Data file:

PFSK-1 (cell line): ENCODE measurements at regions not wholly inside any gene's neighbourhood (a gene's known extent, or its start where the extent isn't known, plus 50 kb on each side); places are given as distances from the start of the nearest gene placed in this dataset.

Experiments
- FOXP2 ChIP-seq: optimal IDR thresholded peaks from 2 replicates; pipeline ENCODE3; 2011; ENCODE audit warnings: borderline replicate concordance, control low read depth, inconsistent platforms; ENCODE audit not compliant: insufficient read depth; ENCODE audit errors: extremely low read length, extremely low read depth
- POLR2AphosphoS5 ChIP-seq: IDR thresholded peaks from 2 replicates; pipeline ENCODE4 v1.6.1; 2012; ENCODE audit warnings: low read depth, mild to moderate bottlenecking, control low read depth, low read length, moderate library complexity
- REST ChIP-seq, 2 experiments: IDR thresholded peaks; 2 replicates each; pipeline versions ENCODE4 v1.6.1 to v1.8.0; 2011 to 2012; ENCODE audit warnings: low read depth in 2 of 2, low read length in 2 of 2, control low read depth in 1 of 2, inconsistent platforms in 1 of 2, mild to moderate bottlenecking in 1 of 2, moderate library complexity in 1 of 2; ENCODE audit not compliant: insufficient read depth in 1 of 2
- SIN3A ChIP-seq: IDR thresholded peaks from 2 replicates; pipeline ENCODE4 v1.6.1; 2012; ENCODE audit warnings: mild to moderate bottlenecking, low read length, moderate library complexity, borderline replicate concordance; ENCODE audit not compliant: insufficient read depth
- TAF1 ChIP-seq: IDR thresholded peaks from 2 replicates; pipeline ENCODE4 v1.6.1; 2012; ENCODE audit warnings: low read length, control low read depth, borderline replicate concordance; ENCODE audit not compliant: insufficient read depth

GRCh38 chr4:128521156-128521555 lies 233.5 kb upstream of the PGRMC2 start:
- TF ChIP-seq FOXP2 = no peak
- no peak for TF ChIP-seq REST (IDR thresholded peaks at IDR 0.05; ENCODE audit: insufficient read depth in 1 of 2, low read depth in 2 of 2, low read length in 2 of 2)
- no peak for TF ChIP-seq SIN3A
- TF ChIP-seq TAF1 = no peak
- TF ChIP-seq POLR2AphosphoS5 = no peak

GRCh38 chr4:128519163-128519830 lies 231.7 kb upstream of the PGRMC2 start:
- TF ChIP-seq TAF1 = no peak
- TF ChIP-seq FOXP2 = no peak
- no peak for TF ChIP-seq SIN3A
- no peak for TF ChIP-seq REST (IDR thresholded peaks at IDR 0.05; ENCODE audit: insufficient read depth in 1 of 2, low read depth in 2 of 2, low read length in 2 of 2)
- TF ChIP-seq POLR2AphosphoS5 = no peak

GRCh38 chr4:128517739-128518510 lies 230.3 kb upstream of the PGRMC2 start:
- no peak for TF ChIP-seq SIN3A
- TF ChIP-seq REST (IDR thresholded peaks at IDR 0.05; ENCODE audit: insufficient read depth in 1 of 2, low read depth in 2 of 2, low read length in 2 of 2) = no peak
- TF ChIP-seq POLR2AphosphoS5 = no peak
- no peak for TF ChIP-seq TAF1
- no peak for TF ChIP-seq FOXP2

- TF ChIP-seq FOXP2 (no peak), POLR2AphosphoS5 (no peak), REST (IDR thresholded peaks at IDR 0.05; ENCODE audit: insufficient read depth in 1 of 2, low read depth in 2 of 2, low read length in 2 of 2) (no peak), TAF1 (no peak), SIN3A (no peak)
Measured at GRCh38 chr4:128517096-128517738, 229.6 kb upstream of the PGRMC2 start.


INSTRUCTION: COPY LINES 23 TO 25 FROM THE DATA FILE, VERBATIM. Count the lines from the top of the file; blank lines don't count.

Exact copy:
- TF ChIP-seq POLR2AphosphoS5 = no peak
- no peak for TF ChIP-seq TAF1
- no peak for TF ChIP-seq FOXP2